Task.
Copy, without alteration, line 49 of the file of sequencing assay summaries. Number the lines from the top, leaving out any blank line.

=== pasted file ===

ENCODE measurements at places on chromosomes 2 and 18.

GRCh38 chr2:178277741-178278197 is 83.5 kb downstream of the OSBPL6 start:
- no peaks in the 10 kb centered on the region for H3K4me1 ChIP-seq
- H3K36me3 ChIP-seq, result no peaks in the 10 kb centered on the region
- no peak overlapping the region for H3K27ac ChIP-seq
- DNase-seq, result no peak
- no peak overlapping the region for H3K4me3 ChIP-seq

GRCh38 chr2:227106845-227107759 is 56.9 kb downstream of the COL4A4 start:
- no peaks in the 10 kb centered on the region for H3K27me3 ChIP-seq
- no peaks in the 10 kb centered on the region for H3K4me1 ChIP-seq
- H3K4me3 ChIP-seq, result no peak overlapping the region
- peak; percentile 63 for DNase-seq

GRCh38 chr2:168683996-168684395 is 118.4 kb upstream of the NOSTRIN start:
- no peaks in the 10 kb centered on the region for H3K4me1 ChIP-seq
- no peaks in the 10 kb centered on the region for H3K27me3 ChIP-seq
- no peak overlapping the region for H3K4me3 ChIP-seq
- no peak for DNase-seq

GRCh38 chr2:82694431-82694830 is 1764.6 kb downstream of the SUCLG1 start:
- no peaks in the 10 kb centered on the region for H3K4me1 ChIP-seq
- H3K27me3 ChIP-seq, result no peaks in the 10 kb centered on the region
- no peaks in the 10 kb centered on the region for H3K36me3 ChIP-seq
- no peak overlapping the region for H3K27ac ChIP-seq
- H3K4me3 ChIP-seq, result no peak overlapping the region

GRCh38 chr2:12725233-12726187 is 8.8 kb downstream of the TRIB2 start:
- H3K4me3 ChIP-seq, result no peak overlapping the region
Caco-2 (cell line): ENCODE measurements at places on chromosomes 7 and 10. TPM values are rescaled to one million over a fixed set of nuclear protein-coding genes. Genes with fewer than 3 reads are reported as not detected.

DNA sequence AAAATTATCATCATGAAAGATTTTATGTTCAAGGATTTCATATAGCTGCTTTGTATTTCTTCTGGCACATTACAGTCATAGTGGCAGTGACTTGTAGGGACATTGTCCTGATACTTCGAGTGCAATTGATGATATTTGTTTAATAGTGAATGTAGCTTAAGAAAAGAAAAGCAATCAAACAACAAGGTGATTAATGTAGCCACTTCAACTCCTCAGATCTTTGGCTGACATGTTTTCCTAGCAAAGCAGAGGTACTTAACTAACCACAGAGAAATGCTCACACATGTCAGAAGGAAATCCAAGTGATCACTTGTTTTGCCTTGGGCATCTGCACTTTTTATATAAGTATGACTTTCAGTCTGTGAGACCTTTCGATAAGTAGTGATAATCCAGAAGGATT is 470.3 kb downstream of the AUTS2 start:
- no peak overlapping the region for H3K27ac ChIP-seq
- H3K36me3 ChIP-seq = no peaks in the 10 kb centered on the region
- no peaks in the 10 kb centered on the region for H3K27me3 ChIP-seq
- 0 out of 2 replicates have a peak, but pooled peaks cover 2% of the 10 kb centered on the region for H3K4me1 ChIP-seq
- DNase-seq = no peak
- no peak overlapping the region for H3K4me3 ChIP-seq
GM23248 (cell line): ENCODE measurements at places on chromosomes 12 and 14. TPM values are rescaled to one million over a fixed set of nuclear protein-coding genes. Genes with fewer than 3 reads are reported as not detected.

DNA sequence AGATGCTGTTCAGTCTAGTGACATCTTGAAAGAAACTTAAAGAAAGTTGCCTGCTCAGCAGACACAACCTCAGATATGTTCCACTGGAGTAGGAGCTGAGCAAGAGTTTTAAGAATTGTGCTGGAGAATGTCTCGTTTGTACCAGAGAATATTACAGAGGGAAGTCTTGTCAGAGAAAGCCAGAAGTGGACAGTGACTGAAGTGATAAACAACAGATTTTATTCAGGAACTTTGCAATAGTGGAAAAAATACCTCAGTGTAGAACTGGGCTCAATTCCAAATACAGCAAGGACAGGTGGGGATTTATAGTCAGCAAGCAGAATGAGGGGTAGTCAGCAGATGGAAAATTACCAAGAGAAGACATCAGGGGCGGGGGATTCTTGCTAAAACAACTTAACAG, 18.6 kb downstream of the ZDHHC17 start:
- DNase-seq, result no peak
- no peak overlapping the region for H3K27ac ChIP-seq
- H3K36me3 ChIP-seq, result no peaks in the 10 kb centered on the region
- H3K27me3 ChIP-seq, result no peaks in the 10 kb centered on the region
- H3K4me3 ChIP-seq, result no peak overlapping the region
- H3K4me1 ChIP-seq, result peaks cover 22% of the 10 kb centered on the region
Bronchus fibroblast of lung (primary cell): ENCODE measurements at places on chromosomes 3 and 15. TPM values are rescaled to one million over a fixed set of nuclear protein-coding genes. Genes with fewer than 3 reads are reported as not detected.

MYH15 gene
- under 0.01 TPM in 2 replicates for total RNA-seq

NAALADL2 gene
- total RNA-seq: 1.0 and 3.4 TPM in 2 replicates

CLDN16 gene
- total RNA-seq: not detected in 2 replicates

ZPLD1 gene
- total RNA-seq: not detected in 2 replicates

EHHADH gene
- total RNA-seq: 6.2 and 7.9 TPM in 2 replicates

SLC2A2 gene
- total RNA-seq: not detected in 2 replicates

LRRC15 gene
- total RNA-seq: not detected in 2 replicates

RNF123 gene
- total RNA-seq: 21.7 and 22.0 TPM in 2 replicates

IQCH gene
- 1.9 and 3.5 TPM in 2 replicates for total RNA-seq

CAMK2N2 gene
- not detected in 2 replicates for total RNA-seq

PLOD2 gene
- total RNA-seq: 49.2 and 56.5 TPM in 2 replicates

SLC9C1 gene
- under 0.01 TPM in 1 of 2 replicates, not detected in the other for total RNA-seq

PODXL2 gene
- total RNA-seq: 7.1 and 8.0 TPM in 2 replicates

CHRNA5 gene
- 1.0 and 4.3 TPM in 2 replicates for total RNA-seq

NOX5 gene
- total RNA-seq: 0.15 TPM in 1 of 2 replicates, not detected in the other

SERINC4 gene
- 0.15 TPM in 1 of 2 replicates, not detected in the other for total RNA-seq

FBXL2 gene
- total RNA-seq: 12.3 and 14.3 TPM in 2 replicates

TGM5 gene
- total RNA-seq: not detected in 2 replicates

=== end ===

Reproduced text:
ZPLD1 gene